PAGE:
The Federal Court has ordered Tuan Nguyen, the sole director, and Thuan Nguyen, the sales manager, of Artorios Ink (now in liquidation) to pay a penalty of $50,000 each after they admitted to being knowingly concerned in contraventions of the Australian Consumer Law.
The Court also made declarations by consent, and accepted undertakings from Tuan Nguyen and Thuan Nguyen that they would not manage or be a director of a corporation for five years.
Tuan Nguyen and Thuan Nguyen admitted to acting deliberately to mislead and deceive small businesses to generate ink cartridge sales.
Artorios Ink was a telemarketing company that sold printer cartridges to businesses from 2008 to 2012. The company was placed into voluntary liquidation on 25 February 2013 after the ACCC instituted proceedings against it in September 2012.
The Federal Court found that, during 2011 and 2012, Artorios Ink engaged in conduct that was misleading or deceptive and made false or misleading representations to five small businesses. The Court found that the false or misleading representations included:
- that the business had agreed to purchase printer cartridges from Artorios Ink, when in fact there was no such agreement;
- that Artorios Ink was an approved, regular or current supplier of the business, when in fact it was not; and
- that Artorios Ink had instituted proceedings in the Magistrates’ Court of Victoria against the business to obtain payment for printer cartridges, when in fact Artorios Ink had not instituted any such proceedings.
The Federal Court also found that Artorios Ink asserted a right to payment for unsolicited goods, by sending demands for payments for ink cartridges which the small businesses had never agreed to purchase.
In her reasons for judgment, Justice Mortimer stated “The conduct involved deceit of these businesses for the financial benefit of Artorios”. Her Honour also inferred that “there was a deliberate and calculated plan constructed to misrepresent to small businesses (through calls to unsuspecting employees or shop managers) some kind of existing supply relationship, then to take advantage of the misrepresentation to supply goods and then demand payment”.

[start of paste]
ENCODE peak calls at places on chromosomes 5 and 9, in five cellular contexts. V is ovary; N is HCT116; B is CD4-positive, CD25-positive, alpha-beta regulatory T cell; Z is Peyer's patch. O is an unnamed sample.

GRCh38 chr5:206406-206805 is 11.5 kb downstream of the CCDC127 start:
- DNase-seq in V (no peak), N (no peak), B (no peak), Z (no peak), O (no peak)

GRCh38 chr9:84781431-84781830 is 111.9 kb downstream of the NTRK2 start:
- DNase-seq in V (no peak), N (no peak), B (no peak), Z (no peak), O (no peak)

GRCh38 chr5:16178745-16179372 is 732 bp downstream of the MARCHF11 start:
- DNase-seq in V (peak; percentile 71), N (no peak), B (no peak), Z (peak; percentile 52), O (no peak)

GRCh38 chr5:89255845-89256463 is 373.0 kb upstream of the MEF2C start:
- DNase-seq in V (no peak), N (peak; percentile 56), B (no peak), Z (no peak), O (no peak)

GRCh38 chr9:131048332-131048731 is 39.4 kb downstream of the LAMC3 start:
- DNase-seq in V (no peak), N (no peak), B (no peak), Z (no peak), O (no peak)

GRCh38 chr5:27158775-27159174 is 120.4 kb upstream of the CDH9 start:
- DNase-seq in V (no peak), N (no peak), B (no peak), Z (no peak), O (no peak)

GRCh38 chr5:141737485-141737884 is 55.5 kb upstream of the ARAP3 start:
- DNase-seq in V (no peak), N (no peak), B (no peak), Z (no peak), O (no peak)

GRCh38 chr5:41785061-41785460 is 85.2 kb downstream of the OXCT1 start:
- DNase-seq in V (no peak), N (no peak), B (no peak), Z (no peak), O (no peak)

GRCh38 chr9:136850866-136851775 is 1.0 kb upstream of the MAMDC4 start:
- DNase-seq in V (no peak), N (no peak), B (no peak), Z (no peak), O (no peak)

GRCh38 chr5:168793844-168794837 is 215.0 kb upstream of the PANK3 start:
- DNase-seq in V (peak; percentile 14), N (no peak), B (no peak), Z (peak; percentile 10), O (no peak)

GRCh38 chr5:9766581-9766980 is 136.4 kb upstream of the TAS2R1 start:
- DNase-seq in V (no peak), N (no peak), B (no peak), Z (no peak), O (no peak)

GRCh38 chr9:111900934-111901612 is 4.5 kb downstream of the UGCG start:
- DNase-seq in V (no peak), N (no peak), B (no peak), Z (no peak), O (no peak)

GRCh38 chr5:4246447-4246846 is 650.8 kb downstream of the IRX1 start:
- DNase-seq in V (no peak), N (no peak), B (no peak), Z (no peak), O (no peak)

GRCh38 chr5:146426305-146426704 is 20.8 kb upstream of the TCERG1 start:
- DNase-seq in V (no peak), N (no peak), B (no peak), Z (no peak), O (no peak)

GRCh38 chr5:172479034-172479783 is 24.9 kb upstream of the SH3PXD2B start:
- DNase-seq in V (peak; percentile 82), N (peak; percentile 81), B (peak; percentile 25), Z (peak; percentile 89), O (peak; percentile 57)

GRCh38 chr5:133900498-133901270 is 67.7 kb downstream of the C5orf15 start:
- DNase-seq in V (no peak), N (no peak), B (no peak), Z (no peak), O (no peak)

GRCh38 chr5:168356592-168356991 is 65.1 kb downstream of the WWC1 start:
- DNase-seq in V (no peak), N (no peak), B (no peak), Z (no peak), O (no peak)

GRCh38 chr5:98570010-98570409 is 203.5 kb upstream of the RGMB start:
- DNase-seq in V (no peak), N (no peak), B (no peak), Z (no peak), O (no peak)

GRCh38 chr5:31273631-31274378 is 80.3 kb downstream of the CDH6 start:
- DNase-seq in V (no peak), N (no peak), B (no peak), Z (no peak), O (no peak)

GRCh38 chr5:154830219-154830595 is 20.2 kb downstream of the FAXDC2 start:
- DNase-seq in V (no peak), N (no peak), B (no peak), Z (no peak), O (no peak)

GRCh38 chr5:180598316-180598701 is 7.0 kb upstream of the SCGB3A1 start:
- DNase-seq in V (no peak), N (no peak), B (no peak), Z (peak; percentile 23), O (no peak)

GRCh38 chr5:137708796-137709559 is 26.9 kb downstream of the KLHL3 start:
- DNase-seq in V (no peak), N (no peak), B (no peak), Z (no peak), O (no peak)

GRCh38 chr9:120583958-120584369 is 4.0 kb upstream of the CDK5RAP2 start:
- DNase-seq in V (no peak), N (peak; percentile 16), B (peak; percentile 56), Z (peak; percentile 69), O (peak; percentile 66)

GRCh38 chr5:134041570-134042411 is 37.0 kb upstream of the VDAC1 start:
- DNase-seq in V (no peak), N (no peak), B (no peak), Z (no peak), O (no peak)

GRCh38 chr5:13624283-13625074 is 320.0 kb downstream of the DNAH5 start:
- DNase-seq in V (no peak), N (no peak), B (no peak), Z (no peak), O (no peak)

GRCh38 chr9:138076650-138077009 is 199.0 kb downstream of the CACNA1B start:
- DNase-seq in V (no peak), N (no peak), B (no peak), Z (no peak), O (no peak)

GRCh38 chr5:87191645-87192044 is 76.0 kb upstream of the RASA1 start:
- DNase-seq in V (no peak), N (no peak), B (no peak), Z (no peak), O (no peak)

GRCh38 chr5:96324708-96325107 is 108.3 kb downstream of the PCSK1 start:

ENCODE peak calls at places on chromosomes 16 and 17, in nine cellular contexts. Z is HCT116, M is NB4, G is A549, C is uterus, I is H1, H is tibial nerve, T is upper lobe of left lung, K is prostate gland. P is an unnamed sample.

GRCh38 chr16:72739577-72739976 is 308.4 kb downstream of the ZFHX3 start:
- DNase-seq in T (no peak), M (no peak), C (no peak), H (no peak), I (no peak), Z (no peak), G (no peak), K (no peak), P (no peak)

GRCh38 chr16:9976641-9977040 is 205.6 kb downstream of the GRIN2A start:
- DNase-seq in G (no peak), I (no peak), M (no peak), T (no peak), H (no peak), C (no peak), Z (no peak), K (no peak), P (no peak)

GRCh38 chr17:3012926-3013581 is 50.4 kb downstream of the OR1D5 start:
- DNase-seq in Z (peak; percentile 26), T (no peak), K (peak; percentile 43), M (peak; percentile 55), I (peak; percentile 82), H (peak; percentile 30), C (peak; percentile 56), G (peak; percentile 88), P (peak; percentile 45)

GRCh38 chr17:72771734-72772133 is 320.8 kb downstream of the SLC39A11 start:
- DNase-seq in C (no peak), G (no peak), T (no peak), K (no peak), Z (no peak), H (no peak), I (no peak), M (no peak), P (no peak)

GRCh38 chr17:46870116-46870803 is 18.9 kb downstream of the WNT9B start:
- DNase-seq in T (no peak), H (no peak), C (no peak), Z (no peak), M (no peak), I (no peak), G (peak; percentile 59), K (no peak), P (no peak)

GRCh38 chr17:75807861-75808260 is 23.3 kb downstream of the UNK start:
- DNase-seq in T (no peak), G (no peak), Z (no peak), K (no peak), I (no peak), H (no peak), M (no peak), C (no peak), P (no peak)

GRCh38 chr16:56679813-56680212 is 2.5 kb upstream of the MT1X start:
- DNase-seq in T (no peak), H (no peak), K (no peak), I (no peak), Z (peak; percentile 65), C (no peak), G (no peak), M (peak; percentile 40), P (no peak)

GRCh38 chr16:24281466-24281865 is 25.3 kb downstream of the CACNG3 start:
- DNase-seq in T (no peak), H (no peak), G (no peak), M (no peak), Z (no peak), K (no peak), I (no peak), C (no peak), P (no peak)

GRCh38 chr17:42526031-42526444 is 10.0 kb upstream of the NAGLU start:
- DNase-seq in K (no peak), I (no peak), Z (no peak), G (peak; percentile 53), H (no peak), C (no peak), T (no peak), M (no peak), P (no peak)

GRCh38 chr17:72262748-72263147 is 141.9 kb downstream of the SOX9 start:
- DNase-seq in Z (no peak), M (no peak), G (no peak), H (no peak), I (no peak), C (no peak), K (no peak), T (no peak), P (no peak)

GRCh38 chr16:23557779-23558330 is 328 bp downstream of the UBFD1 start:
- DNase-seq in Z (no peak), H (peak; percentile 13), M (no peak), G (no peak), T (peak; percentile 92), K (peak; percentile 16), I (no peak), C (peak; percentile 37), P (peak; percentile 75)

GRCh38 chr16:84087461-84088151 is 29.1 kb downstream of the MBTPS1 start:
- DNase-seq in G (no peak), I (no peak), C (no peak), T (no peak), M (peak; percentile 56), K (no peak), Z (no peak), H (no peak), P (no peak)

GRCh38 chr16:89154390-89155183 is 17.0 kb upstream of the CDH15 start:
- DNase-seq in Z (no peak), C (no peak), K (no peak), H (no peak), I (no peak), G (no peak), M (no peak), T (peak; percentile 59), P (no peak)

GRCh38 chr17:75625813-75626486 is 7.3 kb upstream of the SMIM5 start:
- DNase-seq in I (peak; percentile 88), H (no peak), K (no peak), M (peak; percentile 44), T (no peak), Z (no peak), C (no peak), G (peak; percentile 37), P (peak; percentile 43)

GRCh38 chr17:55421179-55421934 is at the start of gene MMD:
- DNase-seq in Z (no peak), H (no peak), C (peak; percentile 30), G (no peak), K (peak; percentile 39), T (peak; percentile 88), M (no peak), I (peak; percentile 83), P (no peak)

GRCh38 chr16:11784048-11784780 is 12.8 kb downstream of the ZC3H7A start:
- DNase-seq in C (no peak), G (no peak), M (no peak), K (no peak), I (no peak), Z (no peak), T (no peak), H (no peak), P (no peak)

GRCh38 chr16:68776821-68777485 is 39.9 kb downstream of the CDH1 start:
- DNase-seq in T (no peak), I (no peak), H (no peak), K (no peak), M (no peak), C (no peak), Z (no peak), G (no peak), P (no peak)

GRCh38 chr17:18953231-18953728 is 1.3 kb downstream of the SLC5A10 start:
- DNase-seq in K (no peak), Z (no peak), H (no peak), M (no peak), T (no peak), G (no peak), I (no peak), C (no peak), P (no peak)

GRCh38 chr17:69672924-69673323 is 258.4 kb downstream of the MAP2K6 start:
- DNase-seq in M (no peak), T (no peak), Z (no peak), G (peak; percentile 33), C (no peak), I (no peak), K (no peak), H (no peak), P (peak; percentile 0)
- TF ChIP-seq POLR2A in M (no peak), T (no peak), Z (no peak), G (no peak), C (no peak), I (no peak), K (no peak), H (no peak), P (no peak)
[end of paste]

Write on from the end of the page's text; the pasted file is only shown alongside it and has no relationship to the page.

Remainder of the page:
Justice Mortimer stated “The most serious aspect of the conduct was its premeditated character, the implementation of a system of deceiving unsuspecting employees and owners of small businesses into believing that they had ordered printer cartridges and were obliged to pay for them.”
“These penalties send a warning to traders that dishonest business practices can result in substantial penalties being imposed against the individuals responsible,” ACCC Deputy Chair Dr Michael Shaper said.
“These individuals have also undertaken not to manage, or be a director of, a corporation for five years. The ACCC will continue to intervene to protect small businesses from traders who attempt to trick them into paying for goods or services they did not purchase.”
Dr Schaper warned that small businesses should be especially vigilant of traders that use one or more of the following strategies to deceive employees into confirming orders that the business did not place:
- targeting junior staff members and using information gathered from previous calls, such as names of other employees and printer models, to trick people into thinking that they are a regular supplier when they are not;
- recording a second phone call which has a staff member confirming an order which is based on previous misrepresentations about the trader’s relationship with the target business; and
- offering gifts (such as gift vouchers, discounts or cameras) to entice staff members to orally agree to receiving those gifts. The oral agreement is recorded by the trader and used out of context to corner the business into paying for goods (such as ink cartridges in this case) that are unsolicited.
For further information, see Small business scams.
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